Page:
Beer or wine delivered from the grocery store to your home? More opportunities to enjoy a cold beverage on outdoor patios?
These are some of the possibilities for Gainesville residents, if the city council approves proposed amendments to its alcohol ordinance at its Feb. 2 meeting.
If approved on Feb. 2, what changes in the city’s alcohol ordinance?
Outside drinking can be permitted in approved outdoor patios under the condition that all outdoor activities are contained within the patio.
Outdoor patio seating permitted in the front entrances of restaurants.
Patrons would be permitted samples of alcoholic beverages on the premises of an establishment, as long as it is sold by the establishment.
Home delivery of alcoholic beverages are permitted in city limits, as long as they are in accordance with state law.
An additional license would not be required for licensed alcohol retailers to deliver alcoholic beverages.
Package stores permitted to sell growlers will be allowed to have patios and provide samples in-store.
Outdoor patios, take-home alcohol options helping businesses during pandemic
Operating a restaurant during a pandemic in which six-feet social distancing, mask-wearing and minimal indoor dining has been encouraged by health officials, has been a juggling act.
When first-time restaurant owner Julia Still first opened up the Harvest Kitchen in the middle of a global pandemic last August, she found herself limited to only indoor alcohol sales.
“Under the original city ordinances, we were able to serve alcohol only inside the building or ‘on premises’ is what I believe they called it,” she said. “It has been critical. As a restaurant owner, it is my job to honor local authorities and regulations and it is also my job to honor my guests by providing a safe dining experience.”
Under the Gainesville alcohol permit Harvest Kitchen, located at 601 S. Enota Drive, wasn’t allowed to sell alcohol outdoors without a permit, Still said, since her business didn’t have an outdoor patio.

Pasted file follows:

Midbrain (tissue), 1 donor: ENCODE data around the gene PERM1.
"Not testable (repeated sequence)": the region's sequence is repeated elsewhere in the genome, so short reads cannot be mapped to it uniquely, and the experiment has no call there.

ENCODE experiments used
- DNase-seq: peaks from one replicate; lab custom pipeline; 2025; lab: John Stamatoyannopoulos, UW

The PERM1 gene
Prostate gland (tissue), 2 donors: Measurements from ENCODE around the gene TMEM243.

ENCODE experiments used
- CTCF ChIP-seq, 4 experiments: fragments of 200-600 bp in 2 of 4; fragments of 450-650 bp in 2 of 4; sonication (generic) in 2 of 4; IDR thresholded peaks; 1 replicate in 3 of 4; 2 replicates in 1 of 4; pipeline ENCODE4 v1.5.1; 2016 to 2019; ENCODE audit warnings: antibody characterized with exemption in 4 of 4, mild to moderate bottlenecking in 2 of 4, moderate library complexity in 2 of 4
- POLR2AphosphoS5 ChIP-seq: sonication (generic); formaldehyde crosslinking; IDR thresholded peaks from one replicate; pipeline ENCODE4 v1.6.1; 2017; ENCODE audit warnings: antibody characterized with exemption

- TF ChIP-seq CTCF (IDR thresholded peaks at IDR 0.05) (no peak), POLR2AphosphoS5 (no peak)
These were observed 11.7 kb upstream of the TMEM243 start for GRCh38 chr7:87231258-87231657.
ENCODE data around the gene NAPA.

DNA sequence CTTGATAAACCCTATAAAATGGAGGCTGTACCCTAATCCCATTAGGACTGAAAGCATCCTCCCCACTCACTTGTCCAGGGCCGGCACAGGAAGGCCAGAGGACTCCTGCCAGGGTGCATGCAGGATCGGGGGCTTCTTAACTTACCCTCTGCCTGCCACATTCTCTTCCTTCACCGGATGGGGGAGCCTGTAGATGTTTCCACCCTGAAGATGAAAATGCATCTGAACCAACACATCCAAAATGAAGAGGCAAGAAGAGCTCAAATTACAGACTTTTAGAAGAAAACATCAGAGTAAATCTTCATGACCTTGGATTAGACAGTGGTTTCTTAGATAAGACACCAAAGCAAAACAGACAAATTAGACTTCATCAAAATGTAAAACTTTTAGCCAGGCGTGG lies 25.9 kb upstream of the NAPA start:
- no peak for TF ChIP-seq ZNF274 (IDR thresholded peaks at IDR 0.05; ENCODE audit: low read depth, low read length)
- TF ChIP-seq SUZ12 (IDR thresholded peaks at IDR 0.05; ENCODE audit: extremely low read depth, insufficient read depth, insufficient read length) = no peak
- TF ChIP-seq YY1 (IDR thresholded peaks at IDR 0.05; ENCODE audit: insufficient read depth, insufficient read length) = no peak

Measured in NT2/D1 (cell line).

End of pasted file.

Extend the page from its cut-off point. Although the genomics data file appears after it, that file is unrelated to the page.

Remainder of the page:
Simply put, she said, “It has been difficult to maintain both.”
However, after hosting Ward 3 city council member Zack Thompson at their restaurant this past summer, Thompson inquired about the restaurant's lack of outdoor seating.
“He asked why we didn't have seating outside and we explained why we were unable to,” she said. By early September, city officials approved Harvest Kitchen to sell outside, and after approval from their neighbors, Harvest Kitchen converted the adjacent sidewalk into a fenced-in dining patio.
Outdoor dining has been a “game-changer,”during the pandemic, Still said.
Being located in a city constantly evolving its policies on outdoor alcohol consumption and sales, Still believes, is allowing the balance of “keeping customers safe” and “allowing business to continue” possible.
“A city ordinance to allow dining and drinking outdoors makes it possible for me to provide an even safer dine-in option for my guests,” she said. “Its a game-changer, because it allows me to keep my guests safe and my business legal and honoring authority.”
Angela Sheppard, assistant city manager, said that the city’s alcohol ordinance acts as a “working document” that aims to be consistent with both state law and the needs of local restaurants and businesses.”
On Aug. 2, Gov. Brian Kemp signed HB879, which allows home delivery of beer and wine by convenience stores, grocery stores and restaurants, into law.
Sheppard said that the primary change for restaurants will be a greater flexibility regarding the location and access for outdoor dining.
“This is primarily beneficial for restaurants located within multi-tenant buildings, since these restaurants typically only have a front door,” she said.
Loco’s Bar & Grill owner Hudson Wilson said that his Sherwood Plaza resturant’s business model had always catered to a “to-go model” and the state’s leniency on alcohol deliveries has helped meet increased demand due to COVID-19.
“What I’ve noticed (due to the pandemic) has been the increase in to-go orders and decrease of dine-in business,” Wilson said. “What we typically do, is see how the market reacts, and if it becomes something that’s super popular in the community and is legal, then we will adapt and do it.”
The law also permits package liquor stores to sell and deliver beer and wine and now authorizes package liquor stores to operate under 11 a.m. to 12 a.m. alcohol sales on Sundays.
The city last made changes to its city alcohol ordinance in 2018, when council approved area distilleries and growler shops to sell larger sample sizes of beer.